Wells Fargo finds 'fresh blood' to close era of consumer abuses
Wells Fargo has jettisoned a longtime strategy of growing its own leaders in favor of importing them as part of the effort to clean up its image.
The San Francisco-based firm hired Steve Troutner — a veteran of Citigroup, Bank of America and Wachovia — to lead the community bank’s U.S. Western region. And it brought in Nyron Latif from Goldman Sachs as the head of operations for Jon Weiss’s wealth and investment management unit. Both moves were announced this week.
These are the latest in more than 10 big-ticket outside hires over the past two years as the bank works to prove to regulators, investors and the public that it has changed after a rash of consumer abuses came to light. Until now, Wells Fargo had historically promoted from within.
“For their credibility and for their standing in customers’ eyes — in anyone’s eyes — it has to be fresh blood,” Jeanne Branthover, a managing partner at New York-based executive-search firm DHR International, said in an interview. “It has to be new people that are not connected to this institution that has had scandal after scandal after scandal.”
Earlier this month, the bank announced that Saul Van Beurden will join from JPMorgan Chase as the head of technology, landing him on the operating committee as a direct report to Chief Executive Officer Tim Sloan. He joins chief risk officer Amanda Norton, general counsel Allen Parker and human resources head David Galloreese as the outside additions to the 10-person leadership team over the past two years.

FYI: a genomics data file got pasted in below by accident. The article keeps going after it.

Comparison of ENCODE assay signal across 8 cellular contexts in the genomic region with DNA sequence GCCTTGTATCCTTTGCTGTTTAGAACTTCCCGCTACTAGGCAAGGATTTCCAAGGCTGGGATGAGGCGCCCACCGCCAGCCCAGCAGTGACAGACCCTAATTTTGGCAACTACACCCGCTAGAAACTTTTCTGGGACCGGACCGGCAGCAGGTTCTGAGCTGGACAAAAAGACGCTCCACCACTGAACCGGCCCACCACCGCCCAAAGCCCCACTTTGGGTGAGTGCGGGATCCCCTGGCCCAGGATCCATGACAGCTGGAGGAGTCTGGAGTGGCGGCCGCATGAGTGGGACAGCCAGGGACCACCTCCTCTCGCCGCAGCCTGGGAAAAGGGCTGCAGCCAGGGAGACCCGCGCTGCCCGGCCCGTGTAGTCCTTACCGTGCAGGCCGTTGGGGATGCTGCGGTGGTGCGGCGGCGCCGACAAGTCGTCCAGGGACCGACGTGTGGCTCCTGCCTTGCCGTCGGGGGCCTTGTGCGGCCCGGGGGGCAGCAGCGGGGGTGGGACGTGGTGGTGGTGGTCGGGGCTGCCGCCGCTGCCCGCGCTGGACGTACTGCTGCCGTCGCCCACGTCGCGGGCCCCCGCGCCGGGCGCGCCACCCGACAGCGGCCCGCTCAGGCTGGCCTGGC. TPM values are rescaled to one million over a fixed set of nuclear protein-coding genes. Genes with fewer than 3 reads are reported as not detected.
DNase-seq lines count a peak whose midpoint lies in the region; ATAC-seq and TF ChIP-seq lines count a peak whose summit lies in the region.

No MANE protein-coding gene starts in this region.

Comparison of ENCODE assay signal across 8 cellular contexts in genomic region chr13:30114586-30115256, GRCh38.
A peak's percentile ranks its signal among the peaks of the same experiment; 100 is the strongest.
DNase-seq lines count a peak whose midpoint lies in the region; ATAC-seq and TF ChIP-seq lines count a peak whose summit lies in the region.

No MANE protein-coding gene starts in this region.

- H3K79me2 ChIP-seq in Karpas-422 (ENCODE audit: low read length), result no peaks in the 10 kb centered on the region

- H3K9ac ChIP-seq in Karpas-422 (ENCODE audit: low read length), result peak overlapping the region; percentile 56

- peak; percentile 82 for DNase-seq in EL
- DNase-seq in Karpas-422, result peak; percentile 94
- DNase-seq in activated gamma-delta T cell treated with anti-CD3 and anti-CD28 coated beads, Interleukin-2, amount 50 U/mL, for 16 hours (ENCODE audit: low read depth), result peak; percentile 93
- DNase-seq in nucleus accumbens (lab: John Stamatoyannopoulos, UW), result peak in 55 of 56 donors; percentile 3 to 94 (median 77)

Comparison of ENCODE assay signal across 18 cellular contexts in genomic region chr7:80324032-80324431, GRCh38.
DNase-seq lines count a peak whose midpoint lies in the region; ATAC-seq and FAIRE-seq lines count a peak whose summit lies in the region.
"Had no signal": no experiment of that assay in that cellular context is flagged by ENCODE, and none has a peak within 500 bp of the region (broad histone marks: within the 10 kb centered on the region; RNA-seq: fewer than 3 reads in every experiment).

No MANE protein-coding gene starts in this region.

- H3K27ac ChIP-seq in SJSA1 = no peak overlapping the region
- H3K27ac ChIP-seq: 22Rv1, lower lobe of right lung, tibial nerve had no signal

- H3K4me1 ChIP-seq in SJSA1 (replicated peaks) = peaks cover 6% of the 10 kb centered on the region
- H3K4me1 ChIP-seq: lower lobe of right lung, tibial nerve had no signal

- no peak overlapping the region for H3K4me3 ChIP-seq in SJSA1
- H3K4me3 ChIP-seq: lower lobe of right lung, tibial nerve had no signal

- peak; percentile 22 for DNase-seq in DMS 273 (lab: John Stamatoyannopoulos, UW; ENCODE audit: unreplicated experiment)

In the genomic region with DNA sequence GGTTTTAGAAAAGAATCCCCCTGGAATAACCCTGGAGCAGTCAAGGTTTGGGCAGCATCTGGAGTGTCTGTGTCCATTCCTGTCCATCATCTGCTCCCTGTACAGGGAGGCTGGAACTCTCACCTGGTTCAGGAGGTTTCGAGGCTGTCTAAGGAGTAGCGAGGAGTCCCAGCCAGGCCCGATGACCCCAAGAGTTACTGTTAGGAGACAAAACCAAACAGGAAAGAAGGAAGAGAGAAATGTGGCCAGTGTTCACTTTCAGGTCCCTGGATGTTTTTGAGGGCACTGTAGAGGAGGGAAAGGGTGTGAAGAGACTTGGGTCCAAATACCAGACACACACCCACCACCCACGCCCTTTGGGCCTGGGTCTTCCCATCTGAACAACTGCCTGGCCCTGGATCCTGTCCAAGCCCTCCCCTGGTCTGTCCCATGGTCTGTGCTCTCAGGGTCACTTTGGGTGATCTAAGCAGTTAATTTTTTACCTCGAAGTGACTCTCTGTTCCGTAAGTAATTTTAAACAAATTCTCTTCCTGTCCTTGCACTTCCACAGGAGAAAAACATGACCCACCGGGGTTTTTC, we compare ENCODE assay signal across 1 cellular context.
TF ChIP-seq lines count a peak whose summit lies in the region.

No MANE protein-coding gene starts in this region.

“Wells Fargo’s outstanding leadership team benefits from both external talent with fresh insights and perspective and internal talent with deep knowledge of the company,” spokesman Ancel Martinez said in an emailed statement.
The scandals erupted in 2016 on the revelation that bank employees opened as many as 3.5 million bogus accounts without customers’ knowledge, in an effort to meet sales quotas. Before then, operating committee members worked at the bank for a median of 28.5 years. Now that number is 16 years, and likely to go down as the chief auditor position on the committee is still open.
Last year, Wells Fargo also brought in Sarah Dahlgren, a McKinsey alum and former regulator, to lead regulatory relations, and three outside hires to beef up lobbying. The jobs are central to the firm’s navigation of regulatory scrutiny, including a Federal Reserve-imposed asset cap, and as it works to improve its image with lawmakers.
Also among Wells Fargo’s recent outside hires: Lisa Frazier, who has worked at Commonwealth Bank of Australia and McKinsey, to lead innovation within the tech-payments unit, and chief compliance officer Mike Roemer from Barclays. Both joined last year.
For Wells Fargo employees who have devoted their careers to the bank with the goal of rising to the top — a la current CEO Sloan and his predecessor John Stumpf — the bank’s new strategy may prove worrisome. Branthover said the question now is: How does Wells Fargo recruit from the outside while maintaining credibility internally?
“It wouldn’t surprise me to see people exiting due to lack of career ability and growth,” Branthover said.